In a brand-new expo, over 250 artworks item the devastating effect of war on Iraq, something its curators guess has not been addressed culturally until now
As you walk into Moma PS1 in Queens, New York, tourists are saluted with an unlikely wall statue- the CNN logo at the end of an oversized gold chain.
It’s great for a selfie op, but there’s a deeper meaning to the artwork, established in 2002 by Thomas Hirschhorn. CNN played a pivotal role in speeding up the 24 -hour news coverage of the Gulf war, giving the gait for battle news.
This artwork is being shown as part of Theater of Procedure: the Gulf Wars, 1991-2011, peculiarity over 250 artworks by 75 creators. It details the lamentable, awful effects of war, as told by western and Middle Eastern artists.
” We recognise there hasn’t been a major examine of Iraqi art in the US ,” said Peter Eleey, who co-curated the exhibition with Ruba Katrib.” Everyone wants to talk about the current conflict, but this conflict has been going on for 30 years. We’re looking at what an artist on one side of such issues clears, versus another, sometimes on the same event .”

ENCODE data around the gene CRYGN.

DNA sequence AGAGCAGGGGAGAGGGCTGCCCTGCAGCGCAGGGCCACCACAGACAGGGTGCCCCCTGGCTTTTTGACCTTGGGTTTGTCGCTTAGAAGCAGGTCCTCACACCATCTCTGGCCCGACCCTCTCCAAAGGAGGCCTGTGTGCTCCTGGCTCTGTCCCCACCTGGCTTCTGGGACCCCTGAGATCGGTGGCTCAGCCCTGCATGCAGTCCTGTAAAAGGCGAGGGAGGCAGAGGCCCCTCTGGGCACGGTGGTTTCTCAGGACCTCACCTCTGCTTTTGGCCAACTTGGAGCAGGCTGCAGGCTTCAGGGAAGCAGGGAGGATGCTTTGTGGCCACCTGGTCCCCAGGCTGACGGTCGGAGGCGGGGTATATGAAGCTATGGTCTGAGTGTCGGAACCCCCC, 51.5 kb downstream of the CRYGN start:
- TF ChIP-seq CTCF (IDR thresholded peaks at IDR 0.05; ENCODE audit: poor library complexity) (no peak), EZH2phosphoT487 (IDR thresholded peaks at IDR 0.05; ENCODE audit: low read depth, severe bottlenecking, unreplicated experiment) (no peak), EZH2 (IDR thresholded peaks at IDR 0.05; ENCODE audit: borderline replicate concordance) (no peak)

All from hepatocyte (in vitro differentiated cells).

With the recent killing of the Isis ruler Abu Bakr al-Baghdadi, and with US units leaving northern Syria and being deployed in eastern Syria, America’s military attendance is as topical as ever. But for the artists who lived in Kuwait and Iraq in the 1990 s, what was it like to live through such horror?
” It’s timely but too belated, because this has not been addressed culturally ,” said Katrib.” Iraqi art has not been addressed; Iraqi culture yield hasn’t been addressed either. But the US has been mired in Iraq for three decades, so why has there been such a lack of representation, interest, or experience and infinite given to Iraqi cultural creation ?”
Good question. While America is slowly warming up to Middle Eastern art and culture( a brand-new not-for-profit in Washington dedicated to Middle Eastern art opened in September, while an exhibition of female Iranian creators is opening next week at the High Line Nine in New York ), the 1991 Gulf war’s devastating impact has yet to be fully explored within art- at least that which has been shared with a wider western audience.